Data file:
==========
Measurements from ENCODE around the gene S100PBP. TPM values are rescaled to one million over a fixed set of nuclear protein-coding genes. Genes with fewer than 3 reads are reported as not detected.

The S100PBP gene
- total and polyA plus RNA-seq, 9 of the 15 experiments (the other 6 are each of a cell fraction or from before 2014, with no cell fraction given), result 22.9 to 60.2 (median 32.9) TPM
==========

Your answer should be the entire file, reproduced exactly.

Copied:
Measurements from ENCODE around the gene S100PBP. TPM values are rescaled to one million over a fixed set of nuclear protein-coding genes. Genes with fewer than 3 reads are reported as not detected.

The S100PBP gene
- total and polyA plus RNA-seq, 9 of the 15 experiments (the other 6 are each of a cell fraction or from before 2014, with no cell fraction given), result 22.9 to 60.2 (median 32.9) TPM